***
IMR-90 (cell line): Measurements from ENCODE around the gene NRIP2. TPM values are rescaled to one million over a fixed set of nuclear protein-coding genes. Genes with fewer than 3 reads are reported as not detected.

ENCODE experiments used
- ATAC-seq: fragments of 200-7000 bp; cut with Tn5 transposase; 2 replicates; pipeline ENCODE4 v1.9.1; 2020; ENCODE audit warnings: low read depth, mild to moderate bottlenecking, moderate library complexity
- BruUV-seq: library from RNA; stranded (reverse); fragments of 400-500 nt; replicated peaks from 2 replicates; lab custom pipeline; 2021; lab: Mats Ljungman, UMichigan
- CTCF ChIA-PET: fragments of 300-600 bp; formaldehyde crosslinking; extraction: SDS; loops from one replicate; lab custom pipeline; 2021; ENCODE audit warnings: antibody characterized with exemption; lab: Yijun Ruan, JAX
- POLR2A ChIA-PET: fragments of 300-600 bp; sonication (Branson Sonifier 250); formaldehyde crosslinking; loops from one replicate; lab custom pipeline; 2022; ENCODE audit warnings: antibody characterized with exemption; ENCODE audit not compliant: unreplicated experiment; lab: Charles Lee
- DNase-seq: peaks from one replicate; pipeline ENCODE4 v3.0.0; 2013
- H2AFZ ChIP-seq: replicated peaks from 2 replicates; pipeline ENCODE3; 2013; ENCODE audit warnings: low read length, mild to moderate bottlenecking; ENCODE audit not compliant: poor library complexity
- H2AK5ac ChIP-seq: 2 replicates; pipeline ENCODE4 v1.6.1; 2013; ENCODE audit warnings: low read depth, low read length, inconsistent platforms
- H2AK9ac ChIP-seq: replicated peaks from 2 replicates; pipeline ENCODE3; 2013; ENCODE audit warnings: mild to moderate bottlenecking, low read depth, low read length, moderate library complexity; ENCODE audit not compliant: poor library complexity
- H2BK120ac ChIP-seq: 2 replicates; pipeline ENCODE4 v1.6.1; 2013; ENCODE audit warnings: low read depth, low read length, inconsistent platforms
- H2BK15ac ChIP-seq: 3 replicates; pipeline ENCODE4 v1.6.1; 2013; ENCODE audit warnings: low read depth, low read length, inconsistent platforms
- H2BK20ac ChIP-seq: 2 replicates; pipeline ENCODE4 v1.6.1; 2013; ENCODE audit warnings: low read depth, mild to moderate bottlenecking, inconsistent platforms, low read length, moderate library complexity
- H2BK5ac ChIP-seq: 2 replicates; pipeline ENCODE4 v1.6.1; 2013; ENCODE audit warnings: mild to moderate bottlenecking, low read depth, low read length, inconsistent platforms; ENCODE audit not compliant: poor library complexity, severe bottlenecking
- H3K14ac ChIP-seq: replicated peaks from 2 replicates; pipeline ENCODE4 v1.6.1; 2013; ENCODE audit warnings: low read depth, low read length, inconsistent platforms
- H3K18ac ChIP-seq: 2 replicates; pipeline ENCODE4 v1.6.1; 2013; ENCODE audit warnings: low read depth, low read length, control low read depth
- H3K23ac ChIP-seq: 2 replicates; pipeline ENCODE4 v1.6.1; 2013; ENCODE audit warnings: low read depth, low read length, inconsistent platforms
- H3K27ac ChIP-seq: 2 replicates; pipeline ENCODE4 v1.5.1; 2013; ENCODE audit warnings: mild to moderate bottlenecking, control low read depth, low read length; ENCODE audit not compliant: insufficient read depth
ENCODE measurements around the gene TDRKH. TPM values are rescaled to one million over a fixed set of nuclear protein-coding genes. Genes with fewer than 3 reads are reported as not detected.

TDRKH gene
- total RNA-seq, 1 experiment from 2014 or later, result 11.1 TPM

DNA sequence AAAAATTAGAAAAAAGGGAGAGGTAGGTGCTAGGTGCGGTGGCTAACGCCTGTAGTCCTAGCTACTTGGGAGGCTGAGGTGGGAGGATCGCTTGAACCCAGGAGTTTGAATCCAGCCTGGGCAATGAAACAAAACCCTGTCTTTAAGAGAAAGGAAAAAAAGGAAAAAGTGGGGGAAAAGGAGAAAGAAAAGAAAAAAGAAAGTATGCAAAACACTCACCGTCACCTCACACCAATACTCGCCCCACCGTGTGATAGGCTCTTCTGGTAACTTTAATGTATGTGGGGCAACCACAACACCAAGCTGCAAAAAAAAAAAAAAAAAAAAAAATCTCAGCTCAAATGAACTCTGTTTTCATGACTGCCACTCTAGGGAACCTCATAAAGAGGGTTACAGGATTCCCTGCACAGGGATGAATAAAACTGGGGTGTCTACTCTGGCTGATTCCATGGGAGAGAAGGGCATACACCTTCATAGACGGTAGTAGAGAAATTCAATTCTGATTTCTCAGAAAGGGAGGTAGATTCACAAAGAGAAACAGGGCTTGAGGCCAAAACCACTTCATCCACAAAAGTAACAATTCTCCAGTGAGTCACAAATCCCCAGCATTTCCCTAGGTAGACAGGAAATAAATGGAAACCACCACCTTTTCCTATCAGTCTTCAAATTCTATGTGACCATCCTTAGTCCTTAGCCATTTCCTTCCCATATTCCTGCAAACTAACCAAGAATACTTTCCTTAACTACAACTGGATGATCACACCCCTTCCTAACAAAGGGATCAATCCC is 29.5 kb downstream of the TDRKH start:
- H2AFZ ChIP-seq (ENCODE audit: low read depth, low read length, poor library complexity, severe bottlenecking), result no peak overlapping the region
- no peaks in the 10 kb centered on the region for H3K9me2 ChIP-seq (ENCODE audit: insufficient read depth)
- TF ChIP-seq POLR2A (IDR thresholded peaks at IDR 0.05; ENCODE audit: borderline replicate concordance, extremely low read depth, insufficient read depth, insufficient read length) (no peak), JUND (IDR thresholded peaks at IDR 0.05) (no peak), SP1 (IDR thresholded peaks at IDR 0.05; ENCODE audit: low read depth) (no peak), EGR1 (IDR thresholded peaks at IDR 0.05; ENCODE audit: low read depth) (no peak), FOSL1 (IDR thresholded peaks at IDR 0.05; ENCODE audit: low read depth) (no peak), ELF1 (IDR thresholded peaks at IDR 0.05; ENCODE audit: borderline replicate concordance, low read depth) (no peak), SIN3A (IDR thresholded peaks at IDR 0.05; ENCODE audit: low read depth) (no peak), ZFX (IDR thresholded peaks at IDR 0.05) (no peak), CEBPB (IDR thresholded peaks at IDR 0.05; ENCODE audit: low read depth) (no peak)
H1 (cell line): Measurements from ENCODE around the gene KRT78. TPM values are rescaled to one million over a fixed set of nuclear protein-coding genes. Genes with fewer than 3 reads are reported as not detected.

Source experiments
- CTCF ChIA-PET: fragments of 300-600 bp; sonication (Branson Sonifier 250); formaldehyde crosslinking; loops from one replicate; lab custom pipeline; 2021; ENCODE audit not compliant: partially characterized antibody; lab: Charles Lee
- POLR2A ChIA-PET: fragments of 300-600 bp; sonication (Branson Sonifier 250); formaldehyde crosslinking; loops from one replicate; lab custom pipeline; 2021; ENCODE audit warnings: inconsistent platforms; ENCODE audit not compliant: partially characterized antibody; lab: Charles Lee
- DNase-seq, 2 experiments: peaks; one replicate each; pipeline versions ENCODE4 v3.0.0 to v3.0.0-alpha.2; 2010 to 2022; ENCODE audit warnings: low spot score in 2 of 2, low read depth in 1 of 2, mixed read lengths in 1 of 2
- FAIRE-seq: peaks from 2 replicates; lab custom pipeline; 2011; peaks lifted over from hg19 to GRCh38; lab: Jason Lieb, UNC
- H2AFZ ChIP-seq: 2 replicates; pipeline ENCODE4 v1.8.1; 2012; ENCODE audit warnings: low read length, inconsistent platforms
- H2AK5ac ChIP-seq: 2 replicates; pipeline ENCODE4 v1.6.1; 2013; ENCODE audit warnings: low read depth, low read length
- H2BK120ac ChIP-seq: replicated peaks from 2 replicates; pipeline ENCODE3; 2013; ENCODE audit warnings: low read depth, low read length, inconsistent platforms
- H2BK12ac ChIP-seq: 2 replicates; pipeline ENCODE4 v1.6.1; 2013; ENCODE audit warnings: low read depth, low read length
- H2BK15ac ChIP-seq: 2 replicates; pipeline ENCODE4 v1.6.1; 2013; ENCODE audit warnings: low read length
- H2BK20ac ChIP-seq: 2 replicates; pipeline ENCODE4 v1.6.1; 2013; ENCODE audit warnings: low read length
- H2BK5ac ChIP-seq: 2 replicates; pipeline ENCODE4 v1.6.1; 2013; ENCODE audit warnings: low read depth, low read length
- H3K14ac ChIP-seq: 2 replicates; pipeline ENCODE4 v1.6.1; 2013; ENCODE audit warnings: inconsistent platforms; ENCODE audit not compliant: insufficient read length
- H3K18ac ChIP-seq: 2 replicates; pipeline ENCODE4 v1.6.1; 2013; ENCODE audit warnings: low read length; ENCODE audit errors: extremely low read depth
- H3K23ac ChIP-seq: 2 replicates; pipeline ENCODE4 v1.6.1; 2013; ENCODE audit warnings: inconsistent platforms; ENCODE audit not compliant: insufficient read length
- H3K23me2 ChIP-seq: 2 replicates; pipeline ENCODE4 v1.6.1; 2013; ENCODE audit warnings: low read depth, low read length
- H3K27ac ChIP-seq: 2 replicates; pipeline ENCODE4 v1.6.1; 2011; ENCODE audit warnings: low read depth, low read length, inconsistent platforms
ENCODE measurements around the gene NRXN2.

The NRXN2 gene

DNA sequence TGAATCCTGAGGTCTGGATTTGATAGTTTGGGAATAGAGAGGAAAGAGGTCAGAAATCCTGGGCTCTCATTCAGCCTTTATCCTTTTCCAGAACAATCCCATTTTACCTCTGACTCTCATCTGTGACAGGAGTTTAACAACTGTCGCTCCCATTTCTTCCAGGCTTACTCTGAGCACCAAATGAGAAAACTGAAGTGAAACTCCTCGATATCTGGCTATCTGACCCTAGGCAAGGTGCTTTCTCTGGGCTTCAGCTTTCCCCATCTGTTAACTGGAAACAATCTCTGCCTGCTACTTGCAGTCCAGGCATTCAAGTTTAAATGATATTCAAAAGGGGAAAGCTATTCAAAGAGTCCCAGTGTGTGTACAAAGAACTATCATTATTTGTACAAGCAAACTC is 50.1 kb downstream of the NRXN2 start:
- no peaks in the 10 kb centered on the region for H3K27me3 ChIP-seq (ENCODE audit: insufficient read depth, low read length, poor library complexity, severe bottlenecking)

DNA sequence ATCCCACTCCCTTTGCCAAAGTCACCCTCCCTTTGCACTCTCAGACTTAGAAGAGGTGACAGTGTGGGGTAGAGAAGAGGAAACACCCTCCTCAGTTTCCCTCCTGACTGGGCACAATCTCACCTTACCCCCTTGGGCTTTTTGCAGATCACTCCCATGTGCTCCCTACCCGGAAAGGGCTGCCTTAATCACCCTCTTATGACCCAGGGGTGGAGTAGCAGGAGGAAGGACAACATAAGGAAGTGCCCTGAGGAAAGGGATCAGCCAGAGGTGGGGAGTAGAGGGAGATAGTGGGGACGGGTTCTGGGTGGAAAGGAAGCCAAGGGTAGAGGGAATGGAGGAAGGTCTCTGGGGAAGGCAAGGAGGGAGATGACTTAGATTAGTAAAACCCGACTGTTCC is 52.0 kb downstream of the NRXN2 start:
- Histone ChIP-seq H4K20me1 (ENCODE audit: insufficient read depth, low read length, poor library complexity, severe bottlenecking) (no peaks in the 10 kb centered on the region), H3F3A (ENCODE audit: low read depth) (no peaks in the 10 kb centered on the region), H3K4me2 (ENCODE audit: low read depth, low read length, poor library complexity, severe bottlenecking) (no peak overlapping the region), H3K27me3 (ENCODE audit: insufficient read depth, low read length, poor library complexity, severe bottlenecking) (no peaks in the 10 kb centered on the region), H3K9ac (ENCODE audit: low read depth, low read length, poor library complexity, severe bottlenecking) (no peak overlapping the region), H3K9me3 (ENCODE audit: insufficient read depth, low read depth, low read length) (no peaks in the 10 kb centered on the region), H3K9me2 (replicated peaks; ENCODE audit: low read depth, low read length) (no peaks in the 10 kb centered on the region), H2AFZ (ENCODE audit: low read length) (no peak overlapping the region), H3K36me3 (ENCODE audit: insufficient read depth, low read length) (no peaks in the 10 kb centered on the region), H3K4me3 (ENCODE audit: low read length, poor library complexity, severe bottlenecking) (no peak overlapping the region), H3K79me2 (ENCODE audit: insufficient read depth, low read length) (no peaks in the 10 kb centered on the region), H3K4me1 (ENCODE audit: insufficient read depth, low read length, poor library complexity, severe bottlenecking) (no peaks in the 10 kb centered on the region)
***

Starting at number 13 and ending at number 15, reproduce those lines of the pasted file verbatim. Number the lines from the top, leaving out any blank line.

- H2BK20ac ChIP-seq: 2 replicates; pipeline ENCODE4 v1.6.1; 2013; ENCODE audit warnings: low read depth, mild to moderate bottlenecking, inconsistent platforms, low read length, moderate library complexity
- H2BK5ac ChIP-seq: 2 replicates; pipeline ENCODE4 v1.6.1; 2013; ENCODE audit warnings: mild to moderate bottlenecking, low read depth, low read length, inconsistent platforms; ENCODE audit not compliant: poor library complexity, severe bottlenecking
- H3K14ac ChIP-seq: replicated peaks from 2 replicates; pipeline ENCODE4 v1.6.1; 2013; ENCODE audit warnings: low read depth, low read length, inconsistent platforms